State Senate Pro Tem. Anthony DeLuca has said he will release his timesheets, following questions about whether he was “double-dipping.”
The questions have dogged DeLuca (D-Varlano) for weeks, as open government advocates have wondered whether the powerful Senator was being paid for hours working at the Department of Labor when he was actually doing work in the Senate.
DeLuca says he’s releasing his records for hours worked at his job outside of Legislative Hall. “The hours that I have been in my capacity as a state Senator have not conflicted with my hours at the Department of Labor.”
But DeLuca doesn’t want to be the only one to release information about his other job. He’s introduced legislation (SB 4) that would require all lawmakers, and other statewide elected officials, to file a monthly report on all income earned outside of their elected jobs. He says just like the public has a right to know whether a legislator is being paid for a separate state job at the same time as a legislative job, “The public also has the right to know if a Senator or Representative or state employee is also being compensated by a different source of income such as a second job or pensions.”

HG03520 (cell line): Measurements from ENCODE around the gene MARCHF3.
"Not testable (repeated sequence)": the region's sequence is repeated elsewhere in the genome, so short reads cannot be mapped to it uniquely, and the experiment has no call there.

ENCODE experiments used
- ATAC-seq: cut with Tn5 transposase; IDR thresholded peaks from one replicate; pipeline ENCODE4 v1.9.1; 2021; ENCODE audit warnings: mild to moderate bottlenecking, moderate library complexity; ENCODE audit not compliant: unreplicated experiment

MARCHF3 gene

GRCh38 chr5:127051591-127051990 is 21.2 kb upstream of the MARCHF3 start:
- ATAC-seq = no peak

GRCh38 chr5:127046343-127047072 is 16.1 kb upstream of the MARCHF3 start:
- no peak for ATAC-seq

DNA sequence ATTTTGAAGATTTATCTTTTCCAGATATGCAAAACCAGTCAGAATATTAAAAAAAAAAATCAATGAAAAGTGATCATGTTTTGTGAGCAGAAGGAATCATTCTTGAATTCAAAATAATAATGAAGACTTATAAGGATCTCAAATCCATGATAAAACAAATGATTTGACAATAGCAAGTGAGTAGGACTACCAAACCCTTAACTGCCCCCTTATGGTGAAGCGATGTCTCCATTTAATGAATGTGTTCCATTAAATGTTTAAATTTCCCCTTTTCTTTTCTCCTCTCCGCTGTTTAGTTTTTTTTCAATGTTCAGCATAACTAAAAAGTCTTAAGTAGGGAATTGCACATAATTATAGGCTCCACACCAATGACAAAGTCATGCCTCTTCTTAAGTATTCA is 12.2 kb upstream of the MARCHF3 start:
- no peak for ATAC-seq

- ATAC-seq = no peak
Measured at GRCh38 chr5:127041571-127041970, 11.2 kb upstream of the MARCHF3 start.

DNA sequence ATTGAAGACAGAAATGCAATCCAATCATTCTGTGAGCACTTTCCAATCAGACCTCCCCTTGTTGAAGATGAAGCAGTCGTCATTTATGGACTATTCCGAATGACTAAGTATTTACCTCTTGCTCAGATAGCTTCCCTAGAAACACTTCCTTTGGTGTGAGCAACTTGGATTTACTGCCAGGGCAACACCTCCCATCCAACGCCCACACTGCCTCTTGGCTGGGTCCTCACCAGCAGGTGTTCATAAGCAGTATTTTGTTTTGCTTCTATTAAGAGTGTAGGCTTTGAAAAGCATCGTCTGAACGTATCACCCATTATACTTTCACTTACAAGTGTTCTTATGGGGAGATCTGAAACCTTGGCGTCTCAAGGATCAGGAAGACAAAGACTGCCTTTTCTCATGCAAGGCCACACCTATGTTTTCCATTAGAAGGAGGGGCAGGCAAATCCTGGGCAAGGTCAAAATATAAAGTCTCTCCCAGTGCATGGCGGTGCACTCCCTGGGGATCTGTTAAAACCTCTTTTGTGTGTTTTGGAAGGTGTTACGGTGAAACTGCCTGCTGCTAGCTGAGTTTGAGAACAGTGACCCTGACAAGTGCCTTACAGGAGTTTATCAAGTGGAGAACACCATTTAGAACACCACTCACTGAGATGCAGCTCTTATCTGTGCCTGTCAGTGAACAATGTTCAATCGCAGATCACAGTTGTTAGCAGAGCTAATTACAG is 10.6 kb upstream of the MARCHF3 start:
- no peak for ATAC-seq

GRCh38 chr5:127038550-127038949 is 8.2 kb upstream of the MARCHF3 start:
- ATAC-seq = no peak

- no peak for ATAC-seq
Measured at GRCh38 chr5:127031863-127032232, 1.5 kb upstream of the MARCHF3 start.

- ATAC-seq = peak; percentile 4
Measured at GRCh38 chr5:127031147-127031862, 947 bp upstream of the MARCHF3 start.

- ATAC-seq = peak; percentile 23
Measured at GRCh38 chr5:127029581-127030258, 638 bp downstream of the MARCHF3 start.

Under DeLuca’s proposal, state lawmakers would also have to report their time records for outside jobs they work on the same days as the General Assembly is in session, or while they are performing other official duties. The report must also contain information on whether the lawmaker’s pay was docked on days they were performing their official duties. “I don’t think we should have a double standard for merit system employees who serve in the General Assembly, or members who work for private businesses. The rules are the rules, and they should apply to everyone,” says DeLuca.